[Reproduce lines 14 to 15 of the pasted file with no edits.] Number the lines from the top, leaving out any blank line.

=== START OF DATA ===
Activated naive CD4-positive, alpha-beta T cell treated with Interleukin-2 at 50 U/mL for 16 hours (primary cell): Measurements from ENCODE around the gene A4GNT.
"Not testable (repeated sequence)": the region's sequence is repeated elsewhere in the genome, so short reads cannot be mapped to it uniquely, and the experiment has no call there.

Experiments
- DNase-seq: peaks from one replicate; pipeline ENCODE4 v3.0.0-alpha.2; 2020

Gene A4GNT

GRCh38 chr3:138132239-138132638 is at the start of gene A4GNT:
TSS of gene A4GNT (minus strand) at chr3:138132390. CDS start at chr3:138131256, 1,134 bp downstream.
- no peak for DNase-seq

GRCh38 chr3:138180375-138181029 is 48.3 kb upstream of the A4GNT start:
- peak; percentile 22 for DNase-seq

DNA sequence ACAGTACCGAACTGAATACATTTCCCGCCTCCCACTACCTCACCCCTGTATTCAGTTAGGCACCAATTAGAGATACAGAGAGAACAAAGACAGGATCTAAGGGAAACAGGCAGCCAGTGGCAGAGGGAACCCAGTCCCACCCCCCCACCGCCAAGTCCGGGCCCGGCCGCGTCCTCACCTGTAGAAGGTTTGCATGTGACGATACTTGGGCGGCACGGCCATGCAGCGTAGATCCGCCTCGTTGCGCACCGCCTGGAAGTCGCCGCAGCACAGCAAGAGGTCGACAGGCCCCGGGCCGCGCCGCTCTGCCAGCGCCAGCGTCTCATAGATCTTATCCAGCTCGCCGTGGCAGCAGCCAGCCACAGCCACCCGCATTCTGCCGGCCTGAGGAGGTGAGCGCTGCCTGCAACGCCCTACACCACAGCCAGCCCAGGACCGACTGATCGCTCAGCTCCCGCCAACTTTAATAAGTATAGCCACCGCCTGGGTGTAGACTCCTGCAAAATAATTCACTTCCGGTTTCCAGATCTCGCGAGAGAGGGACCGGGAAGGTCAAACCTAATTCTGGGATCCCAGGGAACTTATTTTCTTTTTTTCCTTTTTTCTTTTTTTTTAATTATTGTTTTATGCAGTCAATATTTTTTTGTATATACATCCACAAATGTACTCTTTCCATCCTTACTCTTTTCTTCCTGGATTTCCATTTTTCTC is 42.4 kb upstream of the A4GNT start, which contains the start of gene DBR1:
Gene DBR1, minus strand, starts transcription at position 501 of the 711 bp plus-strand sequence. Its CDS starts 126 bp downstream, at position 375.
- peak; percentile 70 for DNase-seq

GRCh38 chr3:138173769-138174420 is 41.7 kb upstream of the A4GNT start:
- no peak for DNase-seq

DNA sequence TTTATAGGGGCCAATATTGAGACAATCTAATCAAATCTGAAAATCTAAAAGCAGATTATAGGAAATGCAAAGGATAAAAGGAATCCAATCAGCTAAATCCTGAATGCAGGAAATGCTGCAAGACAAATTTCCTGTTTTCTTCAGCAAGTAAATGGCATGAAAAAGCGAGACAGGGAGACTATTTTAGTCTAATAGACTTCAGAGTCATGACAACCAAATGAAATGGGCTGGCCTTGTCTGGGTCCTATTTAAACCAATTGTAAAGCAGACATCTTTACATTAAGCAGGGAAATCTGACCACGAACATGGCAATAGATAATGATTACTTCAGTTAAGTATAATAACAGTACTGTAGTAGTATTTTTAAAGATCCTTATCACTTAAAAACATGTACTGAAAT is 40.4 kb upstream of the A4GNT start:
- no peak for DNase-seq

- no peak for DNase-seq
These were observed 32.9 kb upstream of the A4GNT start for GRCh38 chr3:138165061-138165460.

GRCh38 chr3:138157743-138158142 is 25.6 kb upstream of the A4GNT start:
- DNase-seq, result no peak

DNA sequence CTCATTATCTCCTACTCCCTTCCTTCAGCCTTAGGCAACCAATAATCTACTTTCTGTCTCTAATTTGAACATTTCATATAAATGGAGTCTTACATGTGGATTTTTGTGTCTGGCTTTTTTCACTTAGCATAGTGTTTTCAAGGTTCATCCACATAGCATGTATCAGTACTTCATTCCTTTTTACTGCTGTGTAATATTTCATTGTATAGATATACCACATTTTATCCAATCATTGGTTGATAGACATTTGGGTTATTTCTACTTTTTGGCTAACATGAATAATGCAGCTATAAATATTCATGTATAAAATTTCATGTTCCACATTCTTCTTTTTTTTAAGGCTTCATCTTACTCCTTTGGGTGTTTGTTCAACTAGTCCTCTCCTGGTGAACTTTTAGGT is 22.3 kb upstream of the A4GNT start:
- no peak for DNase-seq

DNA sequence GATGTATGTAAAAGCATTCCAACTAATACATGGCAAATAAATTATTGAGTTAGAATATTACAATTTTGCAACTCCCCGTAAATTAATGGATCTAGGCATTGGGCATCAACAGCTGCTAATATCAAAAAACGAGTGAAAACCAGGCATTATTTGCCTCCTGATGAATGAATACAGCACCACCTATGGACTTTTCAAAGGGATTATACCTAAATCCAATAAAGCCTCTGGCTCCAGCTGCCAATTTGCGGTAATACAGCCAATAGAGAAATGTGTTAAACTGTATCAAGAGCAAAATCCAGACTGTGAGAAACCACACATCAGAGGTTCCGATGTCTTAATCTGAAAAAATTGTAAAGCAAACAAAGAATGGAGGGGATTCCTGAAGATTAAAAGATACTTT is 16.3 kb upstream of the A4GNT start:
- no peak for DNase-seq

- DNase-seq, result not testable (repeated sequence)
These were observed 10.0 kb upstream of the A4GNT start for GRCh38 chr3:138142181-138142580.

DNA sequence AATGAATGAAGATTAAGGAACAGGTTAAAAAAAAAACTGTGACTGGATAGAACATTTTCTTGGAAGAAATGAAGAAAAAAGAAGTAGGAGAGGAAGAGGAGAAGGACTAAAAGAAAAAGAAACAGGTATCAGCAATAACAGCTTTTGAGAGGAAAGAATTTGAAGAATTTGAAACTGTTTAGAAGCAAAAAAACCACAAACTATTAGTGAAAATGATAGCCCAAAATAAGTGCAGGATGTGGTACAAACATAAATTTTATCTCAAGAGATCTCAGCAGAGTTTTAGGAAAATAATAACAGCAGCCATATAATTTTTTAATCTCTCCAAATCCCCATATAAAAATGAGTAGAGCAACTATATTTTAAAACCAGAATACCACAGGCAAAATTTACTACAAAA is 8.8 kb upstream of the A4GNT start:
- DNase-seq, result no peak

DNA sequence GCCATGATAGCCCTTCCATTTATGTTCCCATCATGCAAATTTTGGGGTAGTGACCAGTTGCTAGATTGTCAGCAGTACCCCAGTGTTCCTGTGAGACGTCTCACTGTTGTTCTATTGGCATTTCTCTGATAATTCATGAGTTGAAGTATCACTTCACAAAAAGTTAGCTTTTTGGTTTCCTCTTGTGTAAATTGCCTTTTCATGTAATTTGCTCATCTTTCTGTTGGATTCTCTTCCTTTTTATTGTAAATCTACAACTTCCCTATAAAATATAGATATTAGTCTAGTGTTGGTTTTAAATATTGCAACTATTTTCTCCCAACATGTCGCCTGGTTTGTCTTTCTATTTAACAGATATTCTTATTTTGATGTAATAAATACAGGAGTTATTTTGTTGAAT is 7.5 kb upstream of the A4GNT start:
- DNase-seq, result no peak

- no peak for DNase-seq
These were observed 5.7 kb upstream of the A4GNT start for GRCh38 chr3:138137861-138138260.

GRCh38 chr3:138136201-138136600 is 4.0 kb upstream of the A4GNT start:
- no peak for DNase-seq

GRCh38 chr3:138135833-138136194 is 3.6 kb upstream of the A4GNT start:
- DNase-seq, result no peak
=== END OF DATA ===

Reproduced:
GRCh38 chr3:138173769-138174420 is 41.7 kb upstream of the A4GNT start:
- no peak for DNase-seq